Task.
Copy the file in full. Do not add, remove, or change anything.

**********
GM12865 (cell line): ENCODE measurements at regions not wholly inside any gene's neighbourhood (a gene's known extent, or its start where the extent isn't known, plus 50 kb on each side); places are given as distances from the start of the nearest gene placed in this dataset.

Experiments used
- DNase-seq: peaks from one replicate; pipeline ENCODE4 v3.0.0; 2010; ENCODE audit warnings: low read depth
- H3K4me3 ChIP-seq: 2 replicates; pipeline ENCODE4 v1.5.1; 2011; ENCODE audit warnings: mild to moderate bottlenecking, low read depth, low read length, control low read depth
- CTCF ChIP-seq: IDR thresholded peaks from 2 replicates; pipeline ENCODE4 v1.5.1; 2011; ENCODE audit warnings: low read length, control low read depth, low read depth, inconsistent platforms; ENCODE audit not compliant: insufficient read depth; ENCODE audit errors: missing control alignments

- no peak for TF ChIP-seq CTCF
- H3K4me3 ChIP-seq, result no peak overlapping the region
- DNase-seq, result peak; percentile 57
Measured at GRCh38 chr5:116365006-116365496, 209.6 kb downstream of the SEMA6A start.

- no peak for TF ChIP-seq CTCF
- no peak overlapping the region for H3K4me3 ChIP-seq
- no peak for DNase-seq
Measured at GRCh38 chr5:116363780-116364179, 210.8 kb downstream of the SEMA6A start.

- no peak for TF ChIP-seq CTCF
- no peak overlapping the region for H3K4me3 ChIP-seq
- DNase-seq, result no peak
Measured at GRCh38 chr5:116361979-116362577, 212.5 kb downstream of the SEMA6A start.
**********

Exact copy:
GM12865 (cell line): ENCODE measurements at regions not wholly inside any gene's neighbourhood (a gene's known extent, or its start where the extent isn't known, plus 50 kb on each side); places are given as distances from the start of the nearest gene placed in this dataset.

Experiments used
- DNase-seq: peaks from one replicate; pipeline ENCODE4 v3.0.0; 2010; ENCODE audit warnings: low read depth
- H3K4me3 ChIP-seq: 2 replicates; pipeline ENCODE4 v1.5.1; 2011; ENCODE audit warnings: mild to moderate bottlenecking, low read depth, low read length, control low read depth
- CTCF ChIP-seq: IDR thresholded peaks from 2 replicates; pipeline ENCODE4 v1.5.1; 2011; ENCODE audit warnings: low read length, control low read depth, low read depth, inconsistent platforms; ENCODE audit not compliant: insufficient read depth; ENCODE audit errors: missing control alignments

- no peak for TF ChIP-seq CTCF
- H3K4me3 ChIP-seq, result no peak overlapping the region
- DNase-seq, result peak; percentile 57
Measured at GRCh38 chr5:116365006-116365496, 209.6 kb downstream of the SEMA6A start.

- no peak for TF ChIP-seq CTCF
- no peak overlapping the region for H3K4me3 ChIP-seq
- no peak for DNase-seq
Measured at GRCh38 chr5:116363780-116364179, 210.8 kb downstream of the SEMA6A start.

- no peak for TF ChIP-seq CTCF
- no peak overlapping the region for H3K4me3 ChIP-seq
- DNase-seq, result no peak
Measured at GRCh38 chr5:116361979-116362577, 212.5 kb downstream of the SEMA6A start.